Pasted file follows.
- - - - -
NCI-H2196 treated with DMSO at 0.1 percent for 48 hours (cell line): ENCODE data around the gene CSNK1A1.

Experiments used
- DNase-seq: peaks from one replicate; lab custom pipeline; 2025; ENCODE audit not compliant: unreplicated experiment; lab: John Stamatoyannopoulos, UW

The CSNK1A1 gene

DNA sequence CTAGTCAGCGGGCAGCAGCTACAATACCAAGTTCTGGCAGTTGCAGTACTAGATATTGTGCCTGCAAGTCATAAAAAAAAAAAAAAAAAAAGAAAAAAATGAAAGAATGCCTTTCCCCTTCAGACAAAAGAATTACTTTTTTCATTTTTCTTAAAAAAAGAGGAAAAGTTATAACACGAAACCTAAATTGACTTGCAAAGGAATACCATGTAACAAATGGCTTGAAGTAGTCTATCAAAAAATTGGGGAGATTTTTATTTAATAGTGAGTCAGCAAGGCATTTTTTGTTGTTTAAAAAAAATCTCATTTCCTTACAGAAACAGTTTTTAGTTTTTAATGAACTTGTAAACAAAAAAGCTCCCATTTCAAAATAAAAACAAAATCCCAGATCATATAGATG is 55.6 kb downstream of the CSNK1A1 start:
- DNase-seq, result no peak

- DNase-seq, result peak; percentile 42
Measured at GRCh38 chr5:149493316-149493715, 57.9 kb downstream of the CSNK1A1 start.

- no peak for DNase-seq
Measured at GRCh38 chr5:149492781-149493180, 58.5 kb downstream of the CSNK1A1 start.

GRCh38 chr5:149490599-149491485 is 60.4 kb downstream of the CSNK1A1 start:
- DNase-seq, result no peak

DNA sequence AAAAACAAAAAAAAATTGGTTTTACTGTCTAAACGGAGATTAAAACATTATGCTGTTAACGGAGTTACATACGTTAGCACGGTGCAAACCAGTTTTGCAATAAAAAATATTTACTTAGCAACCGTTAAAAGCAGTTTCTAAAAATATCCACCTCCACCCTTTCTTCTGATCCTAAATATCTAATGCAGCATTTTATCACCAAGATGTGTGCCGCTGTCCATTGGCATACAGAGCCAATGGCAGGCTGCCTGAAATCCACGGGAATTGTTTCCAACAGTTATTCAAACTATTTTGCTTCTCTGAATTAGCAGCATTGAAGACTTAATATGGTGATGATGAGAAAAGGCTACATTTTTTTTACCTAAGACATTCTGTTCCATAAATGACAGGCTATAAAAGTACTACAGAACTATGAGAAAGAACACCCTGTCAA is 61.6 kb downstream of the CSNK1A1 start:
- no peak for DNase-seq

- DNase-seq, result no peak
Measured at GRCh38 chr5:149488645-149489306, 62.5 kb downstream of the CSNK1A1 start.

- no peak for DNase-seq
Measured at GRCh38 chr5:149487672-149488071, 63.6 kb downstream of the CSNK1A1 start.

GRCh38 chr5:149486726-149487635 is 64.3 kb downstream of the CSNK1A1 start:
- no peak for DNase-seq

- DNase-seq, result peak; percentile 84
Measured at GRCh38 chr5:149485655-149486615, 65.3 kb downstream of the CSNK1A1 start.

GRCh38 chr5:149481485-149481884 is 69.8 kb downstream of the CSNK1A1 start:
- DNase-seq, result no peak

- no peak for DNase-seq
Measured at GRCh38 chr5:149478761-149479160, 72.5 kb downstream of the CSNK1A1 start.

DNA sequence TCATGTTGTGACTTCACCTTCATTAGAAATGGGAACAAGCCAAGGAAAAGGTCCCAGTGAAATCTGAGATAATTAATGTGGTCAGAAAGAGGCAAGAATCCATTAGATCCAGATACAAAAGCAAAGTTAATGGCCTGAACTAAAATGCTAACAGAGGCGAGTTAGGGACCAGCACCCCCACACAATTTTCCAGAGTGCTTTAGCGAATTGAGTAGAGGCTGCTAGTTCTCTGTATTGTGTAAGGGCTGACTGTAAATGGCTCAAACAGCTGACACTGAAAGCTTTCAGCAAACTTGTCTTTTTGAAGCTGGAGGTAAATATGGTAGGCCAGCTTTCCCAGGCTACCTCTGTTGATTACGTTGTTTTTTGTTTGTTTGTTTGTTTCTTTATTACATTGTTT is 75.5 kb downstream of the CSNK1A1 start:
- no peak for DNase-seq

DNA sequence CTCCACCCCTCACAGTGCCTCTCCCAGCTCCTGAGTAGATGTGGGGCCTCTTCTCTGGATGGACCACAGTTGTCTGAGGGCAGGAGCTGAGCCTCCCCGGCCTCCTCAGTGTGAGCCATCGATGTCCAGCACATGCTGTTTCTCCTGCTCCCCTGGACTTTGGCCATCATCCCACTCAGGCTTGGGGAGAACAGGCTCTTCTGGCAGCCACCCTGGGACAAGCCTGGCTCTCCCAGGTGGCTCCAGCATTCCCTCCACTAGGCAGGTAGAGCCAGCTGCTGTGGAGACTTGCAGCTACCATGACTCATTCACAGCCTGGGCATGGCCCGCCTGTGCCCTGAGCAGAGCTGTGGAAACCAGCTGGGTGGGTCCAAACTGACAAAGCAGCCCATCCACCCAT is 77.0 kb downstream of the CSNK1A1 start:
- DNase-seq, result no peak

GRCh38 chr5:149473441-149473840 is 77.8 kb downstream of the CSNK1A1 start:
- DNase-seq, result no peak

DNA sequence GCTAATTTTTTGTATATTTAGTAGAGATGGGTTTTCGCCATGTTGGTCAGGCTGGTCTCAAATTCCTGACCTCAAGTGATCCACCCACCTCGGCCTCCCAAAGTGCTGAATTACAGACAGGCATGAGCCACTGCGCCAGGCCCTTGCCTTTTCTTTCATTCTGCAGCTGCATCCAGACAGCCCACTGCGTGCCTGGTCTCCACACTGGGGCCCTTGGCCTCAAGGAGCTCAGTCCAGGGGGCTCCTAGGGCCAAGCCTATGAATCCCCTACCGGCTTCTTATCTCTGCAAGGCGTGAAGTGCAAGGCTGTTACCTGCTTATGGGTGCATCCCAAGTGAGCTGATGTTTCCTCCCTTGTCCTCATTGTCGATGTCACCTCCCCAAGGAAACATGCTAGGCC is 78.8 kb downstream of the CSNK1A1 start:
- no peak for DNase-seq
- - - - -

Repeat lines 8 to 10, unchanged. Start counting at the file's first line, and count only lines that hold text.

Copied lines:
Measured at GRCh38 chr5:149493316-149493715, 57.9 kb downstream of the CSNK1A1 start.

- no peak for DNase-seq
Measured at GRCh38 chr5:149492781-149493180, 58.5 kb downstream of the CSNK1A1 start.